Shopping cart

From Academic Kids

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A shopping cart/trolley

A shopping cart (also called a buggy, or a trolley in British English; sometimes referred to as a carriage or shopping carriage in the U.S. region of New England) is a cart supplied by a shop, especially a supermarket, for use by customers inside the shop for transport of merchandise to the check-out counter, and, after paying, often also to the car on the parking lot. Often customers are supplied the convenience of taking a cart in or near the shop and returning it on the car park, and personnel are charged with moving carts from the latter to the former.

Sometimes the customer has to pay a small deposit by inserting a coin, which is returned if and when the customer returns the cart at a designated cart parking point. Some retailers sell "trolley tokens" as an alternative to coins, often for charity. The mechanism can often be unlocked by inserting a key into the slot to dislodge the lock.

This is also done for profit with luggage carts at many airports, where companies like Smarte Carte charge two or more dollars (US) (or equivalent) for rental, and return a small token reward of a quarter (25 ¢) for returning carts to the other end of any dispenser machine.

Most shopping carts are made of metal or plastic and designed to nest within each other in a line to facilitate moving many at one time, and to save on storage space. The carts can come in many sizes, larger ones can accommodate carrying a child. There are also specialized carts designed for two children, and electric scooters with baskets designed for disabled customers. Some stores even have novelty carts that look like a car or van with a large boot (called a "trunk" in the US and Canada) where a child can sit in the seat while shopping. such "Car-Carts" as some people call them in the cart business, find that they are less moveable and unable to stack and compile with other carts making them more of a hassle then they may be worth.

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Cart filled with rubbish

Shopping carts are fitted with four castor wheels, which can point in any direction to allow easy manoeuvring. However, when any one of the wheels jams, the cart becomes extremely difficult to handle. Note that some carts only have swivel castor wheels on the front, while the rear ones are locked. This presumably improves the steering life of the cart, at the expense of maneuverability.

Often there is the problem of theft of shopping carts by pedestrian customers who use them to carry groceries all the way home. One solution is to set up an electric perimeter around the parking lot. Each cart can then be outfitted with a device that disables a wheel when the perimeter is crossed. Sometimes shopping carts are physically prevented from even leaving the shop, but that is mainly a solution if few customers come by car. Retailers report more than 800 million dollars (US) of missing carts in the U.S. alone each year. Once taken from the store, carts frequently end up in hedges or streams. Also, they are often used by urban homeless people to carry their belongings. There have been many stories of people rescuing stolen carts as a hobby. Some shops have phone numbers for people to report stolen carts so they can be recovered.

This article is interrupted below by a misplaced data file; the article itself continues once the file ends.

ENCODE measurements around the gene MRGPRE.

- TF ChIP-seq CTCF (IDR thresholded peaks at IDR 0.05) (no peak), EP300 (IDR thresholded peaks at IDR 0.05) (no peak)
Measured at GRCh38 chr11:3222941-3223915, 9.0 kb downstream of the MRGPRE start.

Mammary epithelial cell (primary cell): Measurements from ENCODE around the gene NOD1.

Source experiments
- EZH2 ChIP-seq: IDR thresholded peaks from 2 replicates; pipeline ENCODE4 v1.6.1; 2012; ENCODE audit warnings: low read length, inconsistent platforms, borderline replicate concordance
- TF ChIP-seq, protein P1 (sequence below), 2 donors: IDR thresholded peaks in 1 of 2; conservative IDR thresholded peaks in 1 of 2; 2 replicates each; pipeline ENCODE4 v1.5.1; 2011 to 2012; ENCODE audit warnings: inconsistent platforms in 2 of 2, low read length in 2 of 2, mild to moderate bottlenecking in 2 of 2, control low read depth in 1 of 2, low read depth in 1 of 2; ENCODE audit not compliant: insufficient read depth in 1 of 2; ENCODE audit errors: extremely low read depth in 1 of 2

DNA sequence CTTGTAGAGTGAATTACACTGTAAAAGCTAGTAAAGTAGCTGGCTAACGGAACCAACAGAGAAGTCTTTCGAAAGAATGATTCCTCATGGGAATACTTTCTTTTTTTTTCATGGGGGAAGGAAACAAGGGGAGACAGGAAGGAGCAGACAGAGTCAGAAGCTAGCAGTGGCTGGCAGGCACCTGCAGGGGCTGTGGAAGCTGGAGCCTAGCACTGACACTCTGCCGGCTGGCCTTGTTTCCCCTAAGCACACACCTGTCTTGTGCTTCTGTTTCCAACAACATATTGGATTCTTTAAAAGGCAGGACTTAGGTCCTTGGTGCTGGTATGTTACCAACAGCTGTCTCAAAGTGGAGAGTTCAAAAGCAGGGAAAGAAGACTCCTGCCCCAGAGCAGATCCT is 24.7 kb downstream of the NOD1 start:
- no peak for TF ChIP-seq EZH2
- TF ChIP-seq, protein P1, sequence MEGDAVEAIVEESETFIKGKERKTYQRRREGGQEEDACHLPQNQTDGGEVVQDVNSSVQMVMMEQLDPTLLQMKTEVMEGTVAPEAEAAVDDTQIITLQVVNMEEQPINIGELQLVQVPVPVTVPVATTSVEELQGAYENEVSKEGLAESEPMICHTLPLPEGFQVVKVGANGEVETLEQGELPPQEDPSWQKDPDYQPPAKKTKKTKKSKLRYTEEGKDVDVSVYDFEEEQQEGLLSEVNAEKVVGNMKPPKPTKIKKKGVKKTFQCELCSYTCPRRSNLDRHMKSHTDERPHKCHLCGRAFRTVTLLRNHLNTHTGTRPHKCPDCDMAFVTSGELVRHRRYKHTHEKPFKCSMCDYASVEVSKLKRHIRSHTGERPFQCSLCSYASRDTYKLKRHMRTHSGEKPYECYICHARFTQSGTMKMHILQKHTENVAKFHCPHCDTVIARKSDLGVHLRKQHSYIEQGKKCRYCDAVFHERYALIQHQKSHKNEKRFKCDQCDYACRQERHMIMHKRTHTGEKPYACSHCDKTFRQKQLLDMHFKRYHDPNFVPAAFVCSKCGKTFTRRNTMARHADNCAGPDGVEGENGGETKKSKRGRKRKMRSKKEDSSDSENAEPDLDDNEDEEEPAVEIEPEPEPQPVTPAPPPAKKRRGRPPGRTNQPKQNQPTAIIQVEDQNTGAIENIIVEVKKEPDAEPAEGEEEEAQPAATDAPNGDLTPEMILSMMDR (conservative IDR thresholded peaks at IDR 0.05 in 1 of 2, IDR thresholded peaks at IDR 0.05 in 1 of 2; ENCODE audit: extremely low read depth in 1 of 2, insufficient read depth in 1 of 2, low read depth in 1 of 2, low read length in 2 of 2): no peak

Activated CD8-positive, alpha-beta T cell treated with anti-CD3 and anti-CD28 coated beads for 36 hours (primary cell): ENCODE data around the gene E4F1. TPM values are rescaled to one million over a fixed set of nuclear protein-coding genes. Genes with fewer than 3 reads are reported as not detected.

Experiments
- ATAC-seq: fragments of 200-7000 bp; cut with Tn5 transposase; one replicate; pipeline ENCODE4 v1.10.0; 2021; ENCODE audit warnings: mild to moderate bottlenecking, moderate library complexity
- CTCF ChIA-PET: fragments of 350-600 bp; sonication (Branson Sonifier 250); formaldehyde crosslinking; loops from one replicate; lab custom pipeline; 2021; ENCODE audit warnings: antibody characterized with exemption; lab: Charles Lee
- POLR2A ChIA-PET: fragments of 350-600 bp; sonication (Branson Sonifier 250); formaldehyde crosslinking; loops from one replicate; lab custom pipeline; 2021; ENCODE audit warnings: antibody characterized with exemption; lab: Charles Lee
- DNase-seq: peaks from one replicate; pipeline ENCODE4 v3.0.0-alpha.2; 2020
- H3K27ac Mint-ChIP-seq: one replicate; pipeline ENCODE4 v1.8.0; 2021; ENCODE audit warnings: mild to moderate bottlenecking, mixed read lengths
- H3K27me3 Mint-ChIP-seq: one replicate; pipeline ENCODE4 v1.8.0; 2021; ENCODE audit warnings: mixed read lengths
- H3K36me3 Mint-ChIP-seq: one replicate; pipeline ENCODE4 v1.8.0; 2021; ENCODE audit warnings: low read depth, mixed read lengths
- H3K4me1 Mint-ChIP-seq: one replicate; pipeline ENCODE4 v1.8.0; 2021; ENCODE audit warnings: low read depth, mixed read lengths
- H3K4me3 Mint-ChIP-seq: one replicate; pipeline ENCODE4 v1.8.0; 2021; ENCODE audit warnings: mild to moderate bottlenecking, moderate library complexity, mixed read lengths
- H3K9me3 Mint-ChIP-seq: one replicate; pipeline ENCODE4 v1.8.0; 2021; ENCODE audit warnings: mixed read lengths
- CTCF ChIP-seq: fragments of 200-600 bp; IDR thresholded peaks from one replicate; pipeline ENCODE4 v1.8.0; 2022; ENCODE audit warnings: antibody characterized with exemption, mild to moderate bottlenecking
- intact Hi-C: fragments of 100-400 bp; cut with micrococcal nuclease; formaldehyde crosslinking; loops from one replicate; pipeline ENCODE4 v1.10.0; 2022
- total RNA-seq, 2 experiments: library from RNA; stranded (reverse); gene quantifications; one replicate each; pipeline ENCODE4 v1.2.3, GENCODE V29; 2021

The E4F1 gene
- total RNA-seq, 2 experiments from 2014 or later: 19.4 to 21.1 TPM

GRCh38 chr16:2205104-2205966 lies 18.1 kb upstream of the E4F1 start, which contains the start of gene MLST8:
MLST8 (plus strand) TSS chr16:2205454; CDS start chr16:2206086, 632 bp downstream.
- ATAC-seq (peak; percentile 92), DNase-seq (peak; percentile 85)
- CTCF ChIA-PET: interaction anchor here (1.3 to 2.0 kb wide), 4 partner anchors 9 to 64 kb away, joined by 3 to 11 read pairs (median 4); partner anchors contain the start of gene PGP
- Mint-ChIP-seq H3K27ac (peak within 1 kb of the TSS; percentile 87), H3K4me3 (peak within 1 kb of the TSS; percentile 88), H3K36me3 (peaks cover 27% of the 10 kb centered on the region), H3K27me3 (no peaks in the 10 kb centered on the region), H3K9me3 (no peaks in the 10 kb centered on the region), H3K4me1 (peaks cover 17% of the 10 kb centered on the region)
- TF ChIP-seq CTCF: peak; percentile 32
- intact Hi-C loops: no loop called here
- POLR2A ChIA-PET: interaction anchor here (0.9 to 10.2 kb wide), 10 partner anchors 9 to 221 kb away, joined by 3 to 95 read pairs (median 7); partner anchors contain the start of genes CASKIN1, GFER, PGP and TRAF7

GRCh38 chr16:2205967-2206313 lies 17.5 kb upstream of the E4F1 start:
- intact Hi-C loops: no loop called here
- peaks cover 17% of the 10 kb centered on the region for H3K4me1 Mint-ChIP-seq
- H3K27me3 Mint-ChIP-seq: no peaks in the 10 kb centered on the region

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Shopping carts of different types

An alternative to the shopping cart is a small handheld shopping basket. A customer can often choose between a cart and a basket, and may prefer a basket if the amount of merchandise is small. Small shops, where carts would be impractical, often supply only baskets.


The first shopping cart was introduced on June 4, 1937, the invention of Sylvan Goldman, owner of the Piggly-Wiggly supermarket chain in Oklahoma City. With the assistance of Fred Young, a mechanic, Goldman constructed the first shopping cart, basing his design on that of a wooden folding chair. They built it with a metal frame and added wheels and wire baskets, and advertised the invention as part of a new “No Basket Carrying Plan.”

The invention did not catch on immediately. Men found them effeminate; women found them suggestive of a baby carriage. "I've pushed my last baby buggy," offended women informed him. After hiring several male and female models to push his new invention around his store and demonstrate their utility, as well as greeters to explain their use, shopping carts became extremely popular and Goldman became a multimillionaire. Goldman continued to make modifications to his original design, and the basket size of the shopping cart increased as stores realized that their customers purchased more as its size increased.

Shopping carts as software

Using the term metaphorically, an e-shopping cart (electronic shopping cart) is software which allows customers shopping on a website to accept product orders for multiple products from the website. This software automatically calculates and totals orders for customers and indicates the total price including post and packing.

Some setup must be done in the HTML code of the website, and the shopping cart software must be installed on the server which hosts the site or on the secure server which accepts sensitive ordering information.

See also: electronic commercede:Einkaufswagen nl:winkelwagen


  • Ted Morgan, On Becoming American (Boston: Houghton Mifflin, 1978), pp. 245-6.

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